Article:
Wastewater from breweries is creating pollution problems in Lake Champlain.
Drinking bottled water may mean guzzling down tiny bits of plastic.
Dangers to the water supply are not just bad for water utilities. They also pose a risk to another vital resource: beer.
Tennessee’s waterways face a surprising threat: Jack Daniels. “As the whiskey industry continues to grow, Tennessee’s two largest distilleries struggled to comply with water quality regulations last year,” USA Today reported.
Breweries and other industrial beverage companies face a dilemma: They are major water users, and they also incur major wastewater costs. Some companies are trying to streamline the process by cutting out the middleman and treating their own wastewater.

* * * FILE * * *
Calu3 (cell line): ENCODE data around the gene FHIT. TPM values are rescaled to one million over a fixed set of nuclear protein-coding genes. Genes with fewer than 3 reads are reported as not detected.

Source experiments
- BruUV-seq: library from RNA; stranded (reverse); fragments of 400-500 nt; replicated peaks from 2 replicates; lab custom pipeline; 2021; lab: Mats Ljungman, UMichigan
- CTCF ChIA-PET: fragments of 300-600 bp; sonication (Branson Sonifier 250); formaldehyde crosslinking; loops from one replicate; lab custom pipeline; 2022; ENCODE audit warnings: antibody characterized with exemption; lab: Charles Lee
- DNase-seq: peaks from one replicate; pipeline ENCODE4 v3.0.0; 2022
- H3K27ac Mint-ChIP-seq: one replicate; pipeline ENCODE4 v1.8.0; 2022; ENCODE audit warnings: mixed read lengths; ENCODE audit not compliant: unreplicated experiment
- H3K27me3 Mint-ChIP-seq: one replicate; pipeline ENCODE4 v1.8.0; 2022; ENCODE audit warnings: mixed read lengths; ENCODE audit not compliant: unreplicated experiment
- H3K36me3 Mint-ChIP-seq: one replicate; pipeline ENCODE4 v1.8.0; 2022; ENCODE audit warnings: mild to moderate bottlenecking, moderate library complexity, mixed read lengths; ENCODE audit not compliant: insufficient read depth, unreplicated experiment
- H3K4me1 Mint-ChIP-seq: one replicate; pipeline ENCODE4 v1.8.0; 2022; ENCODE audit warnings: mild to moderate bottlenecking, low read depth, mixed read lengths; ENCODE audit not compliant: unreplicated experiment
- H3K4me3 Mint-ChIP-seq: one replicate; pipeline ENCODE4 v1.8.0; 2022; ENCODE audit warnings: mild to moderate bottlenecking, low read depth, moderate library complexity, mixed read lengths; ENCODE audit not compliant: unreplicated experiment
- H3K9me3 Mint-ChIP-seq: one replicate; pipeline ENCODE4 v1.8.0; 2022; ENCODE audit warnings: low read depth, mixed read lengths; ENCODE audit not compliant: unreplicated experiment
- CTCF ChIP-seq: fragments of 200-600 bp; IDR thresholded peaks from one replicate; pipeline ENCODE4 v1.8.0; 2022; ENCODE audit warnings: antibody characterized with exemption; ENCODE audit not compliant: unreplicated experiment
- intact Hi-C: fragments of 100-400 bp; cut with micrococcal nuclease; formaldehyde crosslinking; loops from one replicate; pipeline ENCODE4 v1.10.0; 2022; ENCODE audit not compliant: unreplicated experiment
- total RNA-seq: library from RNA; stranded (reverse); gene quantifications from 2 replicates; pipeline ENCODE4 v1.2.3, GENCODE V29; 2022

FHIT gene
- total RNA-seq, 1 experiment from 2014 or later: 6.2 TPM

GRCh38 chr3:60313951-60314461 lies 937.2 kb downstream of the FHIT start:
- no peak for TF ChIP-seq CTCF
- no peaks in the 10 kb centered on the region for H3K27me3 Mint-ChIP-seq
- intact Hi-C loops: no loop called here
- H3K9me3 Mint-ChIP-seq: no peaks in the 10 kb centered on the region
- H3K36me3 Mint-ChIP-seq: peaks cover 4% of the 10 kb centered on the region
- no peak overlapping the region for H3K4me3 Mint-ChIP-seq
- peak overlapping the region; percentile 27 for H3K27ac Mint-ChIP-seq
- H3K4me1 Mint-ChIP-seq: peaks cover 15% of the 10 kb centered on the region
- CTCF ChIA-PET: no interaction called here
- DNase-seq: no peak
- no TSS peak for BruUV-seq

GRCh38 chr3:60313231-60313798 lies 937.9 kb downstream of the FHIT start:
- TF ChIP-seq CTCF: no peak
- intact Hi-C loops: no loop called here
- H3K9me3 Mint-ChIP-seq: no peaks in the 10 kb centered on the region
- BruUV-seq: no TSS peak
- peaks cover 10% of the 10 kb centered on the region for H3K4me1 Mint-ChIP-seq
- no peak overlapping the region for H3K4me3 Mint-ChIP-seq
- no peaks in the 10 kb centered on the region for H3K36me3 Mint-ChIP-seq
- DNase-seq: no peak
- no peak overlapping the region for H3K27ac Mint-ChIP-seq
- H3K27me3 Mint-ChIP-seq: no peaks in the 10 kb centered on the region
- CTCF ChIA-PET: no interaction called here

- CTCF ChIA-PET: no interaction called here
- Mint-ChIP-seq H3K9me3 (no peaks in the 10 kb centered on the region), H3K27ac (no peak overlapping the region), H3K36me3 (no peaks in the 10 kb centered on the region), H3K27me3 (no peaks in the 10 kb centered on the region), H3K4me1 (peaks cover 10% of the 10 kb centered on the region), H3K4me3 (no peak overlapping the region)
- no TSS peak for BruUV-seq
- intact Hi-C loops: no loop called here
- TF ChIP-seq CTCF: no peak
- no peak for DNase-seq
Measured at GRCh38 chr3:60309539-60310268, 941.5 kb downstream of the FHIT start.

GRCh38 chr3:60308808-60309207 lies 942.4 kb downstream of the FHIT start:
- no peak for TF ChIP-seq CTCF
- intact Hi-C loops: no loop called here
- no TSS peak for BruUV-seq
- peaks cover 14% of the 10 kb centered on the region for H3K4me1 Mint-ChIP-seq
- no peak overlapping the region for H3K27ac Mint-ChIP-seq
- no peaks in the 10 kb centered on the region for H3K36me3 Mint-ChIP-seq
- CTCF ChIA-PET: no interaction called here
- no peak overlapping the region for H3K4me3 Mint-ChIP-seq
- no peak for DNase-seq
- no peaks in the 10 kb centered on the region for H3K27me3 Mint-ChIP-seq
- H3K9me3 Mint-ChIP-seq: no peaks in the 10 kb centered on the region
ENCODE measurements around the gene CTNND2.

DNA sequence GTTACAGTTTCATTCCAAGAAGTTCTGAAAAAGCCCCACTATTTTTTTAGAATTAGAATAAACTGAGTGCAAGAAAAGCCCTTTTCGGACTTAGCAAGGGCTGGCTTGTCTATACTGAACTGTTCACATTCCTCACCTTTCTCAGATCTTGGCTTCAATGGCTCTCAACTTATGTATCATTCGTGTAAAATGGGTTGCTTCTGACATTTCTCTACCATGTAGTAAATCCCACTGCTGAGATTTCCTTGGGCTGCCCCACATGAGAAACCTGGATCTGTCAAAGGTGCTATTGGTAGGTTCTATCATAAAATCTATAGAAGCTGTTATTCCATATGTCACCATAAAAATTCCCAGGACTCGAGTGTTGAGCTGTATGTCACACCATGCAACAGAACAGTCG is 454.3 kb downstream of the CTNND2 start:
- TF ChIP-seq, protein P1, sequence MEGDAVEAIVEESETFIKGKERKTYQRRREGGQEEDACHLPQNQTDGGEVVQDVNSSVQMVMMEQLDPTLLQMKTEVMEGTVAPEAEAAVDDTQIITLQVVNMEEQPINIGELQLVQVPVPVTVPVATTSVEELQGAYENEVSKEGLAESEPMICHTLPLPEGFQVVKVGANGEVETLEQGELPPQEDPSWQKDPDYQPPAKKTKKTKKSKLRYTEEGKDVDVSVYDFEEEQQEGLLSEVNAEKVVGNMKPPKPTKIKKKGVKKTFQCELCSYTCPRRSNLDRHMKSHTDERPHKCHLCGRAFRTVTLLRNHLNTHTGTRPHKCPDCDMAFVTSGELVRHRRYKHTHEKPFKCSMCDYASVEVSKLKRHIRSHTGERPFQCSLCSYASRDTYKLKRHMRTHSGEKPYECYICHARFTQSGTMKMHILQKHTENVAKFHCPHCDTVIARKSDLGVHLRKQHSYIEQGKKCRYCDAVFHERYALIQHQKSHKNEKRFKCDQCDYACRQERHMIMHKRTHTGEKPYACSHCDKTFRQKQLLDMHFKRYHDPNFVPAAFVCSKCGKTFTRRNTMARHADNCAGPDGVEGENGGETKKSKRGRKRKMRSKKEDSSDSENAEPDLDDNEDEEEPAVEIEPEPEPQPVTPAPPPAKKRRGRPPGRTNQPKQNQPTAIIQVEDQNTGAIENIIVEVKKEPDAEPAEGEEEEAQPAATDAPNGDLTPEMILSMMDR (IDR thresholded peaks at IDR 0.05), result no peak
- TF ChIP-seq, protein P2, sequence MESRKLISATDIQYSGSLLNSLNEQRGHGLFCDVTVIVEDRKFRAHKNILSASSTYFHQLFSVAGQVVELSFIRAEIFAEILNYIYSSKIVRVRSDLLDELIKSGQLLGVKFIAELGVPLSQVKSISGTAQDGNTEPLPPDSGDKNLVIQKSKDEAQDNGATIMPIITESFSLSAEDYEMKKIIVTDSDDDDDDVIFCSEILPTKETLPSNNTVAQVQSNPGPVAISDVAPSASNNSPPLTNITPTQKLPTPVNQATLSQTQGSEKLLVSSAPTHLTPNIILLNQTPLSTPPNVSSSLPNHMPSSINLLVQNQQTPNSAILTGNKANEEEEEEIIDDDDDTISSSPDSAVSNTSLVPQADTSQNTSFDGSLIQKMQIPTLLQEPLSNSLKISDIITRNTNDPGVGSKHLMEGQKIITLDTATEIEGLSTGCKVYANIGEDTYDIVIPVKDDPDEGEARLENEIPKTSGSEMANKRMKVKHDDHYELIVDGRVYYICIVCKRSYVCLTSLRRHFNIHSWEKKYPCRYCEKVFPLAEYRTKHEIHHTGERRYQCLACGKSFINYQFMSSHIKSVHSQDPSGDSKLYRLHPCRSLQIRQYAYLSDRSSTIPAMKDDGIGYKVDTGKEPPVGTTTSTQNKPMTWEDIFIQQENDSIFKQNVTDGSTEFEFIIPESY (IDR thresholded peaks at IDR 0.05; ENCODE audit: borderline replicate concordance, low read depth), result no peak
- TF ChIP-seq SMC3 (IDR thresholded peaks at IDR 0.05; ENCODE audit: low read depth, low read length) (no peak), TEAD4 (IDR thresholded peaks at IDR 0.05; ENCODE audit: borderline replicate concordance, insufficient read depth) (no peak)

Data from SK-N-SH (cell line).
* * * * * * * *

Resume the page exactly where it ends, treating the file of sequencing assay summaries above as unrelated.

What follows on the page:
Recycled wastewater has a persuasive marketing ally in San Diego: beer brewers.
California wineries relying on new forms of wastewater technology are hoping treatment innovations will slow the shipment of water away from their businesses and their regions.
Scientists say a recent breakthrough makes it possible to put brewery wastewater to good use.
The latest public-relations strategy for direct potable reuse (DPR) is simple: Give people beer.
If necessity is the mother of invention, it makes sense that winery wastewater, and the challenge of treating it, continually produces innovation in the wastewater industry.
Beer connoisseurs say there’s a special ingredient in Philadelphia-brewed beer that makes the taste stand out: tap water.
The Justice Department announced in June that it has reached a deal with the beer maker Yuengling over alleged Clean Water Act (CWA) violations.
Some Californians are doing their part to conserve water during the drought by drinking beer — specifically, beer made with recycled water.
A startup formed by university researchers is taking brewery waste and making it useful. And now, the federal government is helping it pursue this mission.